support from gays
Bradley Manning faces life in prison for leaking documents to WikiLeaks.
Click image to enlarge.
THE SILENCE OF THE GAY COMMUNITY regarding the torture, trial and conviction of Bradley Manning has been deafening.
The leading American gay rights organization, the Human Rights Campaign has said nothing whatsoever.
Repeated attempts to contact them for comment were unsuccessful.
The Advocate, a leading publication oriented towards the gay community, has been negligent in ignoring the trial.
It has been known since at least 2011 that Manning – accused and now convicted of espionage for leaking secret U.S. government documents to WikiLeaks – is gay.
Where has our community been in his hour of need?
THE ISSUE WAS RASIED Tuesday by Christopher Carbone writing in the Guardian, the best newspaper in the U.K. in the article Have gay rights groups abandoned Bradley Manning?
The Guardian article by Christopher Carbone. It’s worth reading. Click image to enlarge.
“One of the interesting factors is that two of the largest and most well funded LGBT rights groups in the US have stayed quiet about Manning, his reprehensible treatment in custody and his trial,” Carbone wrote.
“Why has Manning, whose revelations about the US Army’s actions epitomize social justice in action, gotten the cold shoulder from the Human Rights Campaign and GLAAD (formerly known as the Gay & Lesbian Alliance Against Defamation)? The silence of these groups has been deafening.”
Perhaps the best documentary about the events leading to Manning’s apprehension, arrest and solitary confinement for more than a year in a military brig was produced not in America – but in Australia.
There Australian Broadcasting Corporation’s “The Forgotten Man” was first aired Feb 14., 2011.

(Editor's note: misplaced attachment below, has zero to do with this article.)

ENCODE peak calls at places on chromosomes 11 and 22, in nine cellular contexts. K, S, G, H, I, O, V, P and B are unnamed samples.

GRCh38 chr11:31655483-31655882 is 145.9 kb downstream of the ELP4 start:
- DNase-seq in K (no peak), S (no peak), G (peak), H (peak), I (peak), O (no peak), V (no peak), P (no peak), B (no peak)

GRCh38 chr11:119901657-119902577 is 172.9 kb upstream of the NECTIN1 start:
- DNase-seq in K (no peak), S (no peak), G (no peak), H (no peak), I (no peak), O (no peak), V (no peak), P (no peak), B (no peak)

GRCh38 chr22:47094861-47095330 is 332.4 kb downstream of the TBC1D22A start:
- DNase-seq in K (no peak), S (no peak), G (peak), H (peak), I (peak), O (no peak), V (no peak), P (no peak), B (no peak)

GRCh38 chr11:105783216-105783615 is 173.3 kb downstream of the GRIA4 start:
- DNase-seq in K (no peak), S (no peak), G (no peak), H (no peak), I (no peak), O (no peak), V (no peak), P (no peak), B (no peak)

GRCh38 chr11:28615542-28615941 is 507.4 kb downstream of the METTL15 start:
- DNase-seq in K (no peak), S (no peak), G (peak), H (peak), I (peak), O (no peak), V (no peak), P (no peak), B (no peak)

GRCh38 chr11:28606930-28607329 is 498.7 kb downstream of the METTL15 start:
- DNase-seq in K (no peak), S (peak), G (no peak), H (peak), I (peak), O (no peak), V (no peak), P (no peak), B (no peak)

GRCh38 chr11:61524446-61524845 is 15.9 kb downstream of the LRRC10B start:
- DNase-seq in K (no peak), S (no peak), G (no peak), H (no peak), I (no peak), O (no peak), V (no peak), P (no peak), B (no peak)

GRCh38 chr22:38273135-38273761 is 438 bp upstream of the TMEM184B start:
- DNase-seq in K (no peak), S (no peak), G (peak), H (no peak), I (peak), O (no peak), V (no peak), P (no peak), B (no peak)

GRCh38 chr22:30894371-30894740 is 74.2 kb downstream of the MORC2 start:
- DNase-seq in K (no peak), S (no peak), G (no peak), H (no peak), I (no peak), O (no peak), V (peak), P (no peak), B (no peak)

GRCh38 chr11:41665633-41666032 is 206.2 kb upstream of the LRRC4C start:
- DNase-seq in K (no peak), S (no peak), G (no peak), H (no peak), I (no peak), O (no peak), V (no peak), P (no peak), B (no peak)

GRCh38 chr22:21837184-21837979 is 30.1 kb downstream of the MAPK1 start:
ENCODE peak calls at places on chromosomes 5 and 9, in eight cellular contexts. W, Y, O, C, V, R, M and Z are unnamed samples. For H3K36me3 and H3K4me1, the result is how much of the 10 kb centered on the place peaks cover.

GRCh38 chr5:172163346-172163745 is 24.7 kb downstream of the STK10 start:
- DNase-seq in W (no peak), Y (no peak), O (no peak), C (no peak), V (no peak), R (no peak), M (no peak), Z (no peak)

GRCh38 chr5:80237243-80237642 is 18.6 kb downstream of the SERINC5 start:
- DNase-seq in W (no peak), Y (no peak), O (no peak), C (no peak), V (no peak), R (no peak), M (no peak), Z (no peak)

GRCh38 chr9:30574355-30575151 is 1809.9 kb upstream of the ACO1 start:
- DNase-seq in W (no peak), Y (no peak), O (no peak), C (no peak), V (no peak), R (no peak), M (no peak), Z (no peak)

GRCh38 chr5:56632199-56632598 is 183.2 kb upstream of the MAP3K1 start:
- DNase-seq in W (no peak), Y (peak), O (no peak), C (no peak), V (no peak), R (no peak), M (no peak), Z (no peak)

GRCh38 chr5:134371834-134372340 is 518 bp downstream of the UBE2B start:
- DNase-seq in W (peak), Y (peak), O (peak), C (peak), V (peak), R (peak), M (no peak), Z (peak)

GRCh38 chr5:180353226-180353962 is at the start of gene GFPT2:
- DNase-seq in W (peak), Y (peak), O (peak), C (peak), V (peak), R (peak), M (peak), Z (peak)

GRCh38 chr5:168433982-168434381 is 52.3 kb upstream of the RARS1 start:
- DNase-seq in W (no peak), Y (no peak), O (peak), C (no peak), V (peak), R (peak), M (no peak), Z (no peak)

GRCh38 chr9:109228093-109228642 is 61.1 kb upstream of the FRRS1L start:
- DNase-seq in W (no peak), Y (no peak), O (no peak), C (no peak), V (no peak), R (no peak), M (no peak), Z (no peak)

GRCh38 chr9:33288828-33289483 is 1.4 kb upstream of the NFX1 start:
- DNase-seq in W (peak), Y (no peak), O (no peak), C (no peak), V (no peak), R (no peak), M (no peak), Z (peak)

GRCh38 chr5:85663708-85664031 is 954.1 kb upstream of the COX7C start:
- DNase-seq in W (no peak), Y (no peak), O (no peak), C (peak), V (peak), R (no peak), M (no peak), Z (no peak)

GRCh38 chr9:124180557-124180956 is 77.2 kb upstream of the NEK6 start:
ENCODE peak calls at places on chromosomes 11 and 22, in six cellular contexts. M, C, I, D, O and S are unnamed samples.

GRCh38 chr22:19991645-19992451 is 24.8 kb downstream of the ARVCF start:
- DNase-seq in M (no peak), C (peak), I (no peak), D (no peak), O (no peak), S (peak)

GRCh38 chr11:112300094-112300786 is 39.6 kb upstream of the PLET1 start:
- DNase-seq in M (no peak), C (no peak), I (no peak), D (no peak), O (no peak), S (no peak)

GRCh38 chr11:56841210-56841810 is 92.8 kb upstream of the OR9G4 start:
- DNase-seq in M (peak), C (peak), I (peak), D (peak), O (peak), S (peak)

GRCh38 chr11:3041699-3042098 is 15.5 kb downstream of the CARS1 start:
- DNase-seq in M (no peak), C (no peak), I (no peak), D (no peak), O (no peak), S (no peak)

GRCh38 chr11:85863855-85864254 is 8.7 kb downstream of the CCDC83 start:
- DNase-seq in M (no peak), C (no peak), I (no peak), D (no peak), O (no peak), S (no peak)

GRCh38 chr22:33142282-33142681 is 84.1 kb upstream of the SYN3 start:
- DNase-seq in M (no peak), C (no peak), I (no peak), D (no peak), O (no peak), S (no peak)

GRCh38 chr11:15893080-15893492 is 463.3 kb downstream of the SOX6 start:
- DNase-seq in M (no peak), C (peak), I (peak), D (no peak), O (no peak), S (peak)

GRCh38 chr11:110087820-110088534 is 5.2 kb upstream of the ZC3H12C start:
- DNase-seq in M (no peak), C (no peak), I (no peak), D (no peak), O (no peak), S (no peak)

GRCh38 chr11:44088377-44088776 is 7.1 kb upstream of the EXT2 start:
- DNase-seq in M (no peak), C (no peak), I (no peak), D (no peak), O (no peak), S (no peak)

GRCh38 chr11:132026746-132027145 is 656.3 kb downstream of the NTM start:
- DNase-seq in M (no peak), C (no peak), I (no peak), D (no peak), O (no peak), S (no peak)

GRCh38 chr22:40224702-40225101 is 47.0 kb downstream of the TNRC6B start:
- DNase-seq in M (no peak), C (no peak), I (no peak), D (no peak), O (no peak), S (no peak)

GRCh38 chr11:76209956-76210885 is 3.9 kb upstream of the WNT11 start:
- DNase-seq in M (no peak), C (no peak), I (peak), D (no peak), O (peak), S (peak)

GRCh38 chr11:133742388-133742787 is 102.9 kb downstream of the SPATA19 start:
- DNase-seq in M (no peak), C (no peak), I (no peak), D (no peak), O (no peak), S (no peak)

The video appears with this post, but not for the first time on this blog.
It is also available at the July 19 post titled “Judge’s ruling could send Bradley Manning to prison forever”
A search of the Human Rights Campaign web site, seen here, reveals nothing about the Bradley Manning torture, trial and conviction. Click image to enlarge.
Manning’s sexual oreintation is explored in depth in this documentary. His father, a sympathetic figure, worries about his son entering the then don’t-ask-don’t-tell military.
Manning himself is self-effacing, but proudly gay. He is certainly no closet case.
This documentary also was the first to reveal the identity of the informant who told U.S. authorities about Manning’s activities while stationed in Iraq.
Adrian Lamo, self-admittedly suffering from serious mental illness, handed over logs of his online chats with the private to police, while confiding in a reporter for Wired Magazine.
Since I discovered it, I have used “The forgotten man” every semester with my journalism students. It is a great lesson in press freedom, and the lengths to which we must continually go to defend it in America.
So where, in all this time, has the gay community been in this riveting drama?
In the wings!
In the closet?
A search of The Advocate web site returns nothing on Bradley Manning, the WikiLeaks hero.
Was the LGBT community too afraid – or preoccupied – to take a stance in support of a controversial figure, one who is despised by the right wing (especially Fox News-types) but lionized by those who believe we have a right to know about what our government is doing on our behalf all over the world?
It is a great pity.
Effective coalition building was the key to advancement of gay rights to the point they are today in the U.S. We have come a long way.
But the community’s absence from Bradley Manning’s side in his moment of need is regrettable at best, cowardly at worst.
Watch a condensed version of the Australian documentary below.
FEEDBACK: Contact site admin directly